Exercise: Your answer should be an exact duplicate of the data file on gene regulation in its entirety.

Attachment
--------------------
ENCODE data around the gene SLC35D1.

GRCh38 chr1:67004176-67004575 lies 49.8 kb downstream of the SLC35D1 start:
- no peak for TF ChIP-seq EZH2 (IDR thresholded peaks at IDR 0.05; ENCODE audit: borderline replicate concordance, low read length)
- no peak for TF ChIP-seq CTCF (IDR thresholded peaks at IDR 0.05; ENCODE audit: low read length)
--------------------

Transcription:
ENCODE data around the gene SLC35D1.

GRCh38 chr1:67004176-67004575 lies 49.8 kb downstream of the SLC35D1 start:
- no peak for TF ChIP-seq EZH2 (IDR thresholded peaks at IDR 0.05; ENCODE audit: borderline replicate concordance, low read length)
- no peak for TF ChIP-seq CTCF (IDR thresholded peaks at IDR 0.05; ENCODE audit: low read length)